, Thailand

Thai central bank’s digital payments on ‘top of the world’

The Bank of Thailand is eyeing to expand connectivity with more countries.

Thailand's central bank has laid the groundwork not just to address pain points in its payment system but also to construct a borderless digital mechanism. 

“We’re quite proud to have linked Thailand with Singapore, the two fast payment systems back in 2021,” Pariwat Kanithasen, deputy director of the Bank of Thailand (BOT), told attendees of the 2024 Asian Banking & Finance Forum held at Shangri-La Bangkok on 23 April.

Key to this initiative is Thailand’s national payment infrastructure PromptPay, Kanithasen said, which is now connected to eight payment systems in other countries and jurisdictions — one of the biggest number of connections for any country in the world.

PromptPay is also a participant to Project Nexus, where the BOT is working together with the central banks of Singapore, Malaysia, Indonesia, and the Philippines, along with the Bank of International Settlements to create a “multilateral rail” for payments and bank transfers.

“Right now we have eight [partners]. This is top in the world. No country has reached the number eight like Thailand has,” Kanithasen said, adding that Thai citizens using PromptPay “don’t have to care where the merchant is banking at.”

In Thailand alone, there are over 9 million acceptance points for PromptPay.

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Standardised, simplified
Kanithasen highlighted the BOT’s efforts to simplify the system, particularly peer-to-peer (P2P) and peer-to-merchant (P2M) transfers. For example, for P2P transfers, BOT uses only proxies such as mobile phones or ID numbers. For merchants, BOT is standardising the QR code.

Adoption has risen: BOT now records an average of 538 transactions per person and per year, and $1.47m (THB54m) in transactions per day.

For 2023, BOT recorded TH47t worth of transactions — equal to 2.6% of the country’s GDP.

“We have over 74 million registered IDs. So we are a country of 70 million people. This is like more than Thailand’s population,” he added.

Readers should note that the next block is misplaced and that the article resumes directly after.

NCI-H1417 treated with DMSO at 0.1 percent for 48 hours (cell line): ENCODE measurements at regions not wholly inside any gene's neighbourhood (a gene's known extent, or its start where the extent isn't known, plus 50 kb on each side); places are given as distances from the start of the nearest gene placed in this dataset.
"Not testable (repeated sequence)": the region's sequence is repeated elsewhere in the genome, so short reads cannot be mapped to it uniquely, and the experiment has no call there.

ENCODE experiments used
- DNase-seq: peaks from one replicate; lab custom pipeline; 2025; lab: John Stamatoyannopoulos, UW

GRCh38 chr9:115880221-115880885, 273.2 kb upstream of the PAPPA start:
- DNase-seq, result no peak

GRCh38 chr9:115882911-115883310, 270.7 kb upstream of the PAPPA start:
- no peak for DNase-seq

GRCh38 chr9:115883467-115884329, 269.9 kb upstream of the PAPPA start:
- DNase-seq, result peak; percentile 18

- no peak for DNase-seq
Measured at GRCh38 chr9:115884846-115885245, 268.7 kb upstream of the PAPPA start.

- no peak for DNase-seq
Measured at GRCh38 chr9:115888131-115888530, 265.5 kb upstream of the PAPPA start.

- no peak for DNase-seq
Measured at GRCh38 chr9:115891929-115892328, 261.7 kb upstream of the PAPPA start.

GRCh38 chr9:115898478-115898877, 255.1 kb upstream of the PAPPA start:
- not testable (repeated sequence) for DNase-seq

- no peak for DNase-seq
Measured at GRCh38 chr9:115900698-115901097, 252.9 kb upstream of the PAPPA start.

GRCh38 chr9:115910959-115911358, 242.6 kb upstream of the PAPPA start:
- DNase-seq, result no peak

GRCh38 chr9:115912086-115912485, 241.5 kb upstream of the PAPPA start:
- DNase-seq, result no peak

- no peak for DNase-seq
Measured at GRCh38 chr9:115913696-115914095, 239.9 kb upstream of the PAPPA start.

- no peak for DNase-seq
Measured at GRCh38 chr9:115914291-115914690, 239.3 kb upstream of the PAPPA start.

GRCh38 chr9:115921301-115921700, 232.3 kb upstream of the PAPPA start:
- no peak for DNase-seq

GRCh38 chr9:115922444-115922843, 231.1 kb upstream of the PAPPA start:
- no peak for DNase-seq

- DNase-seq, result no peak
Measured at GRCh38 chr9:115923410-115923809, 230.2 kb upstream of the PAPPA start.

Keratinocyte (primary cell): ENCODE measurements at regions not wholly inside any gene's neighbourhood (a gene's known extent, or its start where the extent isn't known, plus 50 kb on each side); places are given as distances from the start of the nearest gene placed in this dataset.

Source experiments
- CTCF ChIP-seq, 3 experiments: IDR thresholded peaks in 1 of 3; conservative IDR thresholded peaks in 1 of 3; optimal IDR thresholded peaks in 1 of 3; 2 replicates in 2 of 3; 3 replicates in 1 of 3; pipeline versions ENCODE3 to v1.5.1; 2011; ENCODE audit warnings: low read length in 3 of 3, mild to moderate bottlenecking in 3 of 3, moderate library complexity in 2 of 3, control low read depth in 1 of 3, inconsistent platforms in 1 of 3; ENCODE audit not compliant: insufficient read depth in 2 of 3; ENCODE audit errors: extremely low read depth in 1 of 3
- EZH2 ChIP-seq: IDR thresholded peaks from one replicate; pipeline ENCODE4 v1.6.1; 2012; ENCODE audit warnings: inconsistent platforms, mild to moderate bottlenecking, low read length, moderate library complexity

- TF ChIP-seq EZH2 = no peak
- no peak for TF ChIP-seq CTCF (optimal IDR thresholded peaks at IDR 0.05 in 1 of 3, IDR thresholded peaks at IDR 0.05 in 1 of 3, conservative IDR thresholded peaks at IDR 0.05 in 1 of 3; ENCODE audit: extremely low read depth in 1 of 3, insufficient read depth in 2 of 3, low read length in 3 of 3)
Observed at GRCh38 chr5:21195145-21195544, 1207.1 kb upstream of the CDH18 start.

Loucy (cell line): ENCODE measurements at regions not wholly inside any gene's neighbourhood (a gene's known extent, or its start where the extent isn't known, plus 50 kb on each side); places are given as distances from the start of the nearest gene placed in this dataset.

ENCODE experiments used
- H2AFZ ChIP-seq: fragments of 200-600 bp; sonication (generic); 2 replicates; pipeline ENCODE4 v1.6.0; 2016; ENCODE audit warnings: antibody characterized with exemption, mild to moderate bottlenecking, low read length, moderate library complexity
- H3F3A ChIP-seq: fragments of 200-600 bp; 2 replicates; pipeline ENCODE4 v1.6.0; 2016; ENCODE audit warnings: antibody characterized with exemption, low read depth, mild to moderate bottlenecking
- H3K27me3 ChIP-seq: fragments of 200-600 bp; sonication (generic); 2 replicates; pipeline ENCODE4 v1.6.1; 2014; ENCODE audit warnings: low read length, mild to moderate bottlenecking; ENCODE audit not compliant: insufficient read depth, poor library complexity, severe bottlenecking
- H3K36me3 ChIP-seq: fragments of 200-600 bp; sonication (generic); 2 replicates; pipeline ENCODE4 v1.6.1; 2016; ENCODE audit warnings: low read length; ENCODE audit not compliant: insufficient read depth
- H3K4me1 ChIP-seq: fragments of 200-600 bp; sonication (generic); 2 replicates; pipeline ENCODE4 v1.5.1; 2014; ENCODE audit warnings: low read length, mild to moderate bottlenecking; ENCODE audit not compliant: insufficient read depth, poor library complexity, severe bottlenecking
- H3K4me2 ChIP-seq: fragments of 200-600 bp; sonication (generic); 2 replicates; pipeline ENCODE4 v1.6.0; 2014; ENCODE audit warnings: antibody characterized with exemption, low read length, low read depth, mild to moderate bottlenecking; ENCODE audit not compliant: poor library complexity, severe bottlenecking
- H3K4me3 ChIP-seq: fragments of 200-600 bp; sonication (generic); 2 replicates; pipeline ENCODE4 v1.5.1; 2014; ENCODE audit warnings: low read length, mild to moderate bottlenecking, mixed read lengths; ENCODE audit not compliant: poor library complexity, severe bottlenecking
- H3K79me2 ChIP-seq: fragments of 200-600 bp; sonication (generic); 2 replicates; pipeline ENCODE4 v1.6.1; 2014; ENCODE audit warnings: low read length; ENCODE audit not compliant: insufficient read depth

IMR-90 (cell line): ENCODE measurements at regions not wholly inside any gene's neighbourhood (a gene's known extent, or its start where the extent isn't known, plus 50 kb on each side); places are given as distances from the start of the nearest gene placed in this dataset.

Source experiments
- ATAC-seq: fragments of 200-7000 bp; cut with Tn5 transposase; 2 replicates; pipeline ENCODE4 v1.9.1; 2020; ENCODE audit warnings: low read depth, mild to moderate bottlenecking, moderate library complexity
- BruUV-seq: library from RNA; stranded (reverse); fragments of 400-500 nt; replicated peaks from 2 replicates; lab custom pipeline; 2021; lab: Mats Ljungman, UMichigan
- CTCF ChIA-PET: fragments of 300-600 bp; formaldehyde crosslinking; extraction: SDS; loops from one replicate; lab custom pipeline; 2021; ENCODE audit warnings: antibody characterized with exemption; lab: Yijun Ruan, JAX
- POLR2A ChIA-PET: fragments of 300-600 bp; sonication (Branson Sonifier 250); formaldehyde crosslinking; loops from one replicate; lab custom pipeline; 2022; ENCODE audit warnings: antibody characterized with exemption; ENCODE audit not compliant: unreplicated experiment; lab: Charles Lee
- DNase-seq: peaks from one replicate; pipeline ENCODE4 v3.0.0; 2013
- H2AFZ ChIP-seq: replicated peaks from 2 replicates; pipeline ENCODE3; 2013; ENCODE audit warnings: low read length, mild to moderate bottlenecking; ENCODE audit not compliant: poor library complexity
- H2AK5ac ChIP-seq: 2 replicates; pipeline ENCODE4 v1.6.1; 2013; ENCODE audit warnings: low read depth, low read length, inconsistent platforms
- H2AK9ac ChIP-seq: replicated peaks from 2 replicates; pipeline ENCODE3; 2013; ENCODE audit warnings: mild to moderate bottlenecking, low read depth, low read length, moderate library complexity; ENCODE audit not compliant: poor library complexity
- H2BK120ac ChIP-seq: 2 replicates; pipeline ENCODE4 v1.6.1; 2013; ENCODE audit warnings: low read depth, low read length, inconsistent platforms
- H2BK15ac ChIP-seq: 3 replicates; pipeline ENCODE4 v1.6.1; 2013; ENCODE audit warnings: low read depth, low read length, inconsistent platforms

Kanithasen also named challenges faced by Thailand’s payments network, highlighting capacity outages as a key concern.

BOT has noted how there were outages in the system during paydays — during the beginning and end of the month — and recognised that these are the days when economic activities through payments are at their peak.

“What has happened recently is that sometimes you get outages, not just from banks, but the operators as well. So, as a regulator, we have to take care that such system upgrades have to be taken constantly,” he said.
For operators who suffer frequent outages, BOT has opted to “name and shame” them. This has helped them improve performance in avoiding the IT outages, according to Kanithasen.

“The second worrisome challenge is of course fraud, and this does not only affect Thailand but it’s a global issue. Our reports from the police indicate over a quarter of a million reported frauds a year,” he said.

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Most of these reports were due to identity theft and phishing. Noting these, the BOT is now championing use cases for biometrics and machine learning to detect fraud.

The most important, however, does not involve hacking the system but involves the consumers themselves, according to Kanithasen.

“It’s identity theft, financial education, and raising consumer awareness. [The] most important thing that we as a regulator would need to do, along with the industry, is educating the general public on fraud and raising awareness,” he said.

For the future, apart from linking with more jurisdictions, Thailand has set their eyes on its citizens who are still not in the system.

Kanithasen connected the standardised Thai QR code as a means to drive up financial inclusion.

“These would be microworkers, for instance, who are able to pay and who are able to transfer money from Singapore to Thailand cheaply. THese are tourists who don’t have credit cards when they go abroad. They rely on cash for instance, but now they can use the QR codes [to pay] merchants,” he said.

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